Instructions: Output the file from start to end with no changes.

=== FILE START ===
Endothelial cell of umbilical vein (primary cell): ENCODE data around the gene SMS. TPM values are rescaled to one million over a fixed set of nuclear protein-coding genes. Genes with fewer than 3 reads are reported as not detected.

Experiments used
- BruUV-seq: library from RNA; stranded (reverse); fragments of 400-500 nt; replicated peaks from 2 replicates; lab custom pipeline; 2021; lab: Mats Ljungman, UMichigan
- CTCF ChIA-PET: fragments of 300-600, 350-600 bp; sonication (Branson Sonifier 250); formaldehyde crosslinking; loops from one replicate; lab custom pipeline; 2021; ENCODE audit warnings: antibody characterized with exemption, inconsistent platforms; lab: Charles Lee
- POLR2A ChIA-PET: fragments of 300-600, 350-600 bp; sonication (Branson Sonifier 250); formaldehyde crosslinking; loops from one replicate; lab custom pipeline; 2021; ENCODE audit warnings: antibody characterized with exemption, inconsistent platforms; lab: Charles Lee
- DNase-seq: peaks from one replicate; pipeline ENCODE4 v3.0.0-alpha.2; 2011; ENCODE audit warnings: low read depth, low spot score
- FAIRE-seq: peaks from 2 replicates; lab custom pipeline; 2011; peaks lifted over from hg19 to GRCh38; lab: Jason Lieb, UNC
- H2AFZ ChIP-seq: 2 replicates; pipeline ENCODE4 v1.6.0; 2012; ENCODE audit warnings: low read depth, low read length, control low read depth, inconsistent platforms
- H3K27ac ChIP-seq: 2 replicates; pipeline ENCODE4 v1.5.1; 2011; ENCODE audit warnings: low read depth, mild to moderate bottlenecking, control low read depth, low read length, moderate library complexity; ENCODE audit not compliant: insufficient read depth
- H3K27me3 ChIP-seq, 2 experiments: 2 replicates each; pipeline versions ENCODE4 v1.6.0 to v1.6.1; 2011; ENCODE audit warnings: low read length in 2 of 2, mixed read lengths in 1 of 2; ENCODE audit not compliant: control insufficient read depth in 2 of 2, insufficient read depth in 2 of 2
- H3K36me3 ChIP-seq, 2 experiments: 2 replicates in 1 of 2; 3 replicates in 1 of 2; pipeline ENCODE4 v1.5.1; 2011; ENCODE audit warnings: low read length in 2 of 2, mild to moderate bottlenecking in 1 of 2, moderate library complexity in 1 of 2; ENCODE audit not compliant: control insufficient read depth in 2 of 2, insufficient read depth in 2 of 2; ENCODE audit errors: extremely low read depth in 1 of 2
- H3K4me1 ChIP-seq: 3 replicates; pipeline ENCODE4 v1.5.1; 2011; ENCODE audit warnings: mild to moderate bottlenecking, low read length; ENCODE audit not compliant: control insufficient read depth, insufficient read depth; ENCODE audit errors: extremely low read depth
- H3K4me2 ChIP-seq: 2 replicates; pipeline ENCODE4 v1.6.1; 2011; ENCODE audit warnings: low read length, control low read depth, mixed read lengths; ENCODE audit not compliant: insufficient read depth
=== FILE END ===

Endothelial cell of umbilical vein (primary cell): ENCODE data around the gene SMS. TPM values are rescaled to one million over a fixed set of nuclear protein-coding genes. Genes with fewer than 3 reads are reported as not detected.

Experiments used
- BruUV-seq: library from RNA; stranded (reverse); fragments of 400-500 nt; replicated peaks from 2 replicates; lab custom pipeline; 2021; lab: Mats Ljungman, UMichigan
- CTCF ChIA-PET: fragments of 300-600, 350-600 bp; sonication (Branson Sonifier 250); formaldehyde crosslinking; loops from one replicate; lab custom pipeline; 2021; ENCODE audit warnings: antibody characterized with exemption, inconsistent platforms; lab: Charles Lee
- POLR2A ChIA-PET: fragments of 300-600, 350-600 bp; sonication (Branson Sonifier 250); formaldehyde crosslinking; loops from one replicate; lab custom pipeline; 2021; ENCODE audit warnings: antibody characterized with exemption, inconsistent platforms; lab: Charles Lee
- DNase-seq: peaks from one replicate; pipeline ENCODE4 v3.0.0-alpha.2; 2011; ENCODE audit warnings: low read depth, low spot score
- FAIRE-seq: peaks from 2 replicates; lab custom pipeline; 2011; peaks lifted over from hg19 to GRCh38; lab: Jason Lieb, UNC
- H2AFZ ChIP-seq: 2 replicates; pipeline ENCODE4 v1.6.0; 2012; ENCODE audit warnings: low read depth, low read length, control low read depth, inconsistent platforms
- H3K27ac ChIP-seq: 2 replicates; pipeline ENCODE4 v1.5.1; 2011; ENCODE audit warnings: low read depth, mild to moderate bottlenecking, control low read depth, low read length, moderate library complexity; ENCODE audit not compliant: insufficient read depth
- H3K27me3 ChIP-seq, 2 experiments: 2 replicates each; pipeline versions ENCODE4 v1.6.0 to v1.6.1; 2011; ENCODE audit warnings: low read length in 2 of 2, mixed read lengths in 1 of 2; ENCODE audit not compliant: control insufficient read depth in 2 of 2, insufficient read depth in 2 of 2
- H3K36me3 ChIP-seq, 2 experiments: 2 replicates in 1 of 2; 3 replicates in 1 of 2; pipeline ENCODE4 v1.5.1; 2011; ENCODE audit warnings: low read length in 2 of 2, mild to moderate bottlenecking in 1 of 2, moderate library complexity in 1 of 2; ENCODE audit not compliant: control insufficient read depth in 2 of 2, insufficient read depth in 2 of 2; ENCODE audit errors: extremely low read depth in 1 of 2
- H3K4me1 ChIP-seq: 3 replicates; pipeline ENCODE4 v1.5.1; 2011; ENCODE audit warnings: mild to moderate bottlenecking, low read length; ENCODE audit not compliant: control insufficient read depth, insufficient read depth; ENCODE audit errors: extremely low read depth
- H3K4me2 ChIP-seq: 2 replicates; pipeline ENCODE4 v1.6.1; 2011; ENCODE audit warnings: low read length, control low read depth, mixed read lengths; ENCODE audit not compliant: insufficient read depth